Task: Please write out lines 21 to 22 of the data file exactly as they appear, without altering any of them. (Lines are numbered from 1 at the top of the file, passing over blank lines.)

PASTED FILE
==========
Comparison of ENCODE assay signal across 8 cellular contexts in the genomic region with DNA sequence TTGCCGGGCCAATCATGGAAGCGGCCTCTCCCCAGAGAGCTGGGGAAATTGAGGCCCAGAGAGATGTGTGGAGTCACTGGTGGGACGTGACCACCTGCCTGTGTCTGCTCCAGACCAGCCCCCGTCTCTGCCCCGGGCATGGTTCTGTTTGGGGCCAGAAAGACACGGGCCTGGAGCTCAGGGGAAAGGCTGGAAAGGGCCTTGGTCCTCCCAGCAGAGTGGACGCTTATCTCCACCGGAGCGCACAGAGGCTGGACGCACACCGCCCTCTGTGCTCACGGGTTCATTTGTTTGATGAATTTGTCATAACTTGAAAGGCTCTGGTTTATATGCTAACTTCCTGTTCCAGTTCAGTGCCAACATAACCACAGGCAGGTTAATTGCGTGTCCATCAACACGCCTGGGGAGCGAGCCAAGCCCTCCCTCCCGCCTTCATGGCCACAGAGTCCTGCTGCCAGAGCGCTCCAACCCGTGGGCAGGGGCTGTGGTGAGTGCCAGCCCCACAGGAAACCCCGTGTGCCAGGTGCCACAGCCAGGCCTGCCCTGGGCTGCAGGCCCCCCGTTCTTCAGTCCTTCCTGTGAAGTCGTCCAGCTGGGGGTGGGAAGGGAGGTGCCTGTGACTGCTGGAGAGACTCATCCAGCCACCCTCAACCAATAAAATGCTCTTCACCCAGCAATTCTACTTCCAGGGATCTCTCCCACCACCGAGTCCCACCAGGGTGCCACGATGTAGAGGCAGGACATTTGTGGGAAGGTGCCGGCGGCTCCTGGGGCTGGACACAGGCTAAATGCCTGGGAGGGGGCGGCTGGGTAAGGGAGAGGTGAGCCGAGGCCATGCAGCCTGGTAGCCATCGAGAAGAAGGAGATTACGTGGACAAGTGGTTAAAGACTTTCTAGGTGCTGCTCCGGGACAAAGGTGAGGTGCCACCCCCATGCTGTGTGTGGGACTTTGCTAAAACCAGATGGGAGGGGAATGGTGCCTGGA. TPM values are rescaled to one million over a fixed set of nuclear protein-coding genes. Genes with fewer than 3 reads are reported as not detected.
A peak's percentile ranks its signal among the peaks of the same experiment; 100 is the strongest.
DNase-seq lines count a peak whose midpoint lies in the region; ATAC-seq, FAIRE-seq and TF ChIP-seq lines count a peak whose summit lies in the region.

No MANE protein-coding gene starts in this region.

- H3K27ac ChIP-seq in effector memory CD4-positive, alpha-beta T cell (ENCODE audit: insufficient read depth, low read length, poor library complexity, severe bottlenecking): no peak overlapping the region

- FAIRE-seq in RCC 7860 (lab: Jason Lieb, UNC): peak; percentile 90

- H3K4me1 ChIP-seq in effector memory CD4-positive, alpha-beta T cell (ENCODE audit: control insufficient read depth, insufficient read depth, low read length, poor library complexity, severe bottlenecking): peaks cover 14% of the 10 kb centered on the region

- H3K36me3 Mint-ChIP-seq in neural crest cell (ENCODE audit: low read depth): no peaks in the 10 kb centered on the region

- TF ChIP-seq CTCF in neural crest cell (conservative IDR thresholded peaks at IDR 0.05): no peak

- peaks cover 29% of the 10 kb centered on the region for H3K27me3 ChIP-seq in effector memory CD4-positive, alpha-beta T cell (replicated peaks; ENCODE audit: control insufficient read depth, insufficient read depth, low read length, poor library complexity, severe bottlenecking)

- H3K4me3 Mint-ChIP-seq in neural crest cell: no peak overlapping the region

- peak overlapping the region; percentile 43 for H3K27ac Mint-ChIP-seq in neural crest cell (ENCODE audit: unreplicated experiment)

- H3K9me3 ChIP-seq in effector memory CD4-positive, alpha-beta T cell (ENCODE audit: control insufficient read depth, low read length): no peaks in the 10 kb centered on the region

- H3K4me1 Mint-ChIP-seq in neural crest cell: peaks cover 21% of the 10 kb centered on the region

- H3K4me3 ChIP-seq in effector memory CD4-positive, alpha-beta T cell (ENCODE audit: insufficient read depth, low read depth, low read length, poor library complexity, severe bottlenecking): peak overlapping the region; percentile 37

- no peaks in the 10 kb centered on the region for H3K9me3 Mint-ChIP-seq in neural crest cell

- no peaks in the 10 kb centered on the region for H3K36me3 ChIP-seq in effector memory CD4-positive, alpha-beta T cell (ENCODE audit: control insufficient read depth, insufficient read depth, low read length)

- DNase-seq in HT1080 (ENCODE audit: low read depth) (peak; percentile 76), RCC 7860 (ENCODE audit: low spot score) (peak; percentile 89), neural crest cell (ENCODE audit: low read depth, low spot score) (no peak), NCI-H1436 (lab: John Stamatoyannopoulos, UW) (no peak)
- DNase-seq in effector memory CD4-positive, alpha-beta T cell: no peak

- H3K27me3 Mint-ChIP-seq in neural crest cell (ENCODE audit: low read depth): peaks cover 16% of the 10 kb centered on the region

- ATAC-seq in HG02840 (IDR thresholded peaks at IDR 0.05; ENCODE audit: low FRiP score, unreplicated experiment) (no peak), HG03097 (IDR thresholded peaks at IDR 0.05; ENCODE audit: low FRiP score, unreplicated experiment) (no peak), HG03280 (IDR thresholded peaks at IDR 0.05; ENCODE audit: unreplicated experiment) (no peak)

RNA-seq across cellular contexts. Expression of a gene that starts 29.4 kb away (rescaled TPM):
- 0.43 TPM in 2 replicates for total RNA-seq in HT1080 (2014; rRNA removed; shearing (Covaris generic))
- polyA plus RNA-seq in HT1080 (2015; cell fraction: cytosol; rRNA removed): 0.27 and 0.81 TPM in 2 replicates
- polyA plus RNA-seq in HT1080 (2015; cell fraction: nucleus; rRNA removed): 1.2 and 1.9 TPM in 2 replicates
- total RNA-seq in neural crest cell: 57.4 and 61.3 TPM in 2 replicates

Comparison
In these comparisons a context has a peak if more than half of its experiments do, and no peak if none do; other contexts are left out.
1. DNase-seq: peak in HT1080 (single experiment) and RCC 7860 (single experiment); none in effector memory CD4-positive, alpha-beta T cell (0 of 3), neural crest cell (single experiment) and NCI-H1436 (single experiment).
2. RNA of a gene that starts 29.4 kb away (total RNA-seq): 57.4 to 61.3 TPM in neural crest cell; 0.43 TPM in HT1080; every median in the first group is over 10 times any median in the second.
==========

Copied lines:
- ATAC-seq in HG02840 (IDR thresholded peaks at IDR 0.05; ENCODE audit: low FRiP score, unreplicated experiment) (no peak), HG03097 (IDR thresholded peaks at IDR 0.05; ENCODE audit: low FRiP score, unreplicated experiment) (no peak), HG03280 (IDR thresholded peaks at IDR 0.05; ENCODE audit: unreplicated experiment) (no peak)

RNA-seq across cellular contexts. Expression of a gene that starts 29.4 kb away (rescaled TPM):